November 15, 2012 at 15:20 PM EST
Cato Institute 30th Annual Monetary Conference, Part 5
Moderator: Mary Anastasia O’Grady Member, Editorial Board, Wall Street Journal Lessons from the Euro Crisis Opens by saying that the Euro was started with good intentions. (DM: low praise that it was not designed to fail.) George S. Tavlas Director, Bank of Greece Euro was anticipated to reduce economic problems in Greece, and it worked [...]

Moderator: Mary Anastasia O’Grady
Member, Editorial Board, Wall Street Journal

Lessons from the Euro Crisis

Opens by saying that the Euro was started with good intentions.  (DM: low praise that it was not designed to fail.)

George S. Tavlas
Director, Bank of Greece

Euro was anticipated to reduce economic problems in Greece, and it worked for a while after 2001.  Interest rates fell and became stable.  Government deficits rose.  Net public saving fell.

Crisis hit. Yields screamed up. Real GDP falls 20% 2008-present, maybe another 6% next year.

Difficult to run large external deficits under a gold standard.  Relatively easy to do so in the short run in the Eurozone.  Mundell’s optimal currency union requiring flexible wages and prices is necessary but not sufficient.

Under a gold standard, credit spreads are high and restrain government borrowing.  Eurozone membership facilitated Greek overborrowing.

Can’t hold a peg without credible fiscal policies.

Jürgen Stark
Former Chief Economist, European Central Bank

ECB will ride to the rescue of European Governments.  This is not a sustainable policy.  Adjustments need to take place.

ECB — principles & rules based. (DM: somewhat subverted at present).  Some countries were allowed to join the Euro who really were not qualified.  Rules were not upheld. Countries did not get the practical impacts of sharing a currency.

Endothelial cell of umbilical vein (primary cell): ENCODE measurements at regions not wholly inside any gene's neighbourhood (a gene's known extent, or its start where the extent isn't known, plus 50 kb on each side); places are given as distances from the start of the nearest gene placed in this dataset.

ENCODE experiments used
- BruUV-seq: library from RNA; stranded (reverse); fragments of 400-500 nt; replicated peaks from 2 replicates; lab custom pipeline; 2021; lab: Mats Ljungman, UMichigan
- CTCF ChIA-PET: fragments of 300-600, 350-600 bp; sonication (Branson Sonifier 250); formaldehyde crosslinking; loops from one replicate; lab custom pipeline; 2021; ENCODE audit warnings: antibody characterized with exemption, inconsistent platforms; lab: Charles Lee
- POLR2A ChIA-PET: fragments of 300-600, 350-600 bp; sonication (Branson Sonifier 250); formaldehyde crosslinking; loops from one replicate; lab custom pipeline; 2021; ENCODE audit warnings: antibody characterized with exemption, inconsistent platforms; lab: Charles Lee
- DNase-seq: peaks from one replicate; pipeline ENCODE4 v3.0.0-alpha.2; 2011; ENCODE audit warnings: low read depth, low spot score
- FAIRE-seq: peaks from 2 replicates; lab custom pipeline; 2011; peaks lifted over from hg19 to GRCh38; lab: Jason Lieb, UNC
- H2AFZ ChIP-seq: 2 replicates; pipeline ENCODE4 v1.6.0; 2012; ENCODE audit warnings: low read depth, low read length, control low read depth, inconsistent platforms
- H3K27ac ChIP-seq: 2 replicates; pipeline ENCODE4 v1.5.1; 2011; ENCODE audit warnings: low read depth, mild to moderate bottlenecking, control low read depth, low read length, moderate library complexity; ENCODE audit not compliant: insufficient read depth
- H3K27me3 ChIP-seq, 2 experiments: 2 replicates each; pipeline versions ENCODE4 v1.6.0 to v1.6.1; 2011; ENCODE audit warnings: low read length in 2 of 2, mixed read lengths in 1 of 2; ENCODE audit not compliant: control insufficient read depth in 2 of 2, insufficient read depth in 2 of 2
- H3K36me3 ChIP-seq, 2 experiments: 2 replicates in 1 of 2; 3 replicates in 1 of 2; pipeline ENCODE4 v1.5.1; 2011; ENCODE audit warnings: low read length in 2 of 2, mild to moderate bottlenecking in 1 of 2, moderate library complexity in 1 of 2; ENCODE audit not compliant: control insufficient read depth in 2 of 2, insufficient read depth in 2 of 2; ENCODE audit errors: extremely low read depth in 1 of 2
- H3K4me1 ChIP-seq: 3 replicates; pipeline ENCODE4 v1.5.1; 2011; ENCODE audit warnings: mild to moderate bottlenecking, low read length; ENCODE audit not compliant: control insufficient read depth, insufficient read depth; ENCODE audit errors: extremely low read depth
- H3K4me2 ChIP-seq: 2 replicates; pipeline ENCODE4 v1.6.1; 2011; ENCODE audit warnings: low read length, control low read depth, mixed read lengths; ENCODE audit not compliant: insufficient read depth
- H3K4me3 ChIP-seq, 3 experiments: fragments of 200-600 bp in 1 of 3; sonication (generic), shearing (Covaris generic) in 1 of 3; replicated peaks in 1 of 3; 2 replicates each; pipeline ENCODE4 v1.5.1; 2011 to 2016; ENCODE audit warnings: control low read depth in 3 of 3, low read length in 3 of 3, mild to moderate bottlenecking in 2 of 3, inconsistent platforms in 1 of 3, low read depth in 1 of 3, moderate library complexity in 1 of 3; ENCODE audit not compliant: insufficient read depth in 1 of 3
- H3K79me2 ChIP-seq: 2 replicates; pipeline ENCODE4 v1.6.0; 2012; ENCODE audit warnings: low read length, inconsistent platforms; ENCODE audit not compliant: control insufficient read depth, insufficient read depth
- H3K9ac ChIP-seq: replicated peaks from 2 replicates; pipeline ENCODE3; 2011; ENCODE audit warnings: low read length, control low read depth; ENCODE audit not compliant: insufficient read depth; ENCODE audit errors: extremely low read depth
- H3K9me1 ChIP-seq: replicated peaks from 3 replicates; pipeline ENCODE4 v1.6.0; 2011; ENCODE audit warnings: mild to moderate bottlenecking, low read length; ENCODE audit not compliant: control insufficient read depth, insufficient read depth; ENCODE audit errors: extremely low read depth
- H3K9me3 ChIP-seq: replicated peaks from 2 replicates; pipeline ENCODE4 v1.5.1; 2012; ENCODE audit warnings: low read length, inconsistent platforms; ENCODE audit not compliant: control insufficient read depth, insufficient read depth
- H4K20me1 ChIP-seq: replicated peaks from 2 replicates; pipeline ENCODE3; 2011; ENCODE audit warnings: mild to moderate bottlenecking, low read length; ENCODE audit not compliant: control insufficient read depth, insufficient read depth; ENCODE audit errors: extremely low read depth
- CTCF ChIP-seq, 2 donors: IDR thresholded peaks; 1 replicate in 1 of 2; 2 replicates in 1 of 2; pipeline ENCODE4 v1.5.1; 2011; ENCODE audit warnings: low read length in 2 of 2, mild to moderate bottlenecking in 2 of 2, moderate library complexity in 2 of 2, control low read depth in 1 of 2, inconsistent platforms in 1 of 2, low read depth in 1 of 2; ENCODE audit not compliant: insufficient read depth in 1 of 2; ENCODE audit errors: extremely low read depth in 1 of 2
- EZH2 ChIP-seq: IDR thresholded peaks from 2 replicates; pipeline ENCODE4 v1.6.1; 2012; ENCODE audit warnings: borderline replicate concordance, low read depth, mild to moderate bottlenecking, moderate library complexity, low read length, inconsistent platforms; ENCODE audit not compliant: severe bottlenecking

Five points to overcome the crisis:

  1. Stabilize and reduce govt debt
  2. Structural reforms — flexibility
  3. Reorganize & recapitalize banking sectors
  4. Reform monetary union
  5. ECB provides liquidity to banking sector

Crisis policies not well thought out, ad hoc, reactive, leaves too much to the ECB to do, too little done by govts

 

Wolfgang Münchau
Associate Editor, Financial Times

OMT policy not started yet — will it work?  Fundamental problem of Eurozone: No bailout, no default, no exit (inconsistent).  Believes Greece will eventually be bailed out… would go easy on austerity as a policy in Greece.

Banking union necessary to get ECB out of the OMT problem.

Argues that low level economic reform necessary in order to create a economic union.  Political union would likely be needed.

Five conditions for a currency zone:

  1. Real conversions and similarity
  2. (sounded similar to 1)
  3. Political consensus on fiscal & monetary union
  4. Banking union
  5. A willingness to bend political/fiscal priorities in a crisis

Thinks Eurozone will not break up.

Pedro Schwartz Giron
Professor of Economics, San Pablo University, Madrid

How the Eurozone could survive.  Quasi-gold standard — ECB was supposed to be independent from all.  No exploiting money illusion. No devaluation. No excessive debt.

Debt Intolerance: Debt> 90% GDP in developed countries. 60% in emerging markets.  Spain at 90%+ in 2013.

Monetary must be rules-based because we don’t really understand what monetary policy does in the intermediate-term

Inflation will happen instead of default or dissolution

Q&A

Tavlas: Argentina 2001 vs Greece now — like gold standard in Great Depression, those that left early did best.  Leaving euro: capital flight, new currency has extreme risks, foreigners would not accept new drachma, contagion effects.  Credit Anstalt failure turned a recession into a depression (DM: something would have failed… too much debt.)

O’Grady: Argentina: convertibility, not a currency board.  Very different.  Argentina has not had good results.

Stark: Latvia, Ireland austerity may be working.  Austerity fatigue in the south.

Munchau: Can Germany leave the EU?  Not likely and only Americans ever suggest it.  Unthinkable politically.

Stark: Anyone suggesting this does not understand European history or politics.

Basel II impacts on the crisis 1.6% capital lending to Greece, 8% to a German corporation?  Stark: this is not a key problem.


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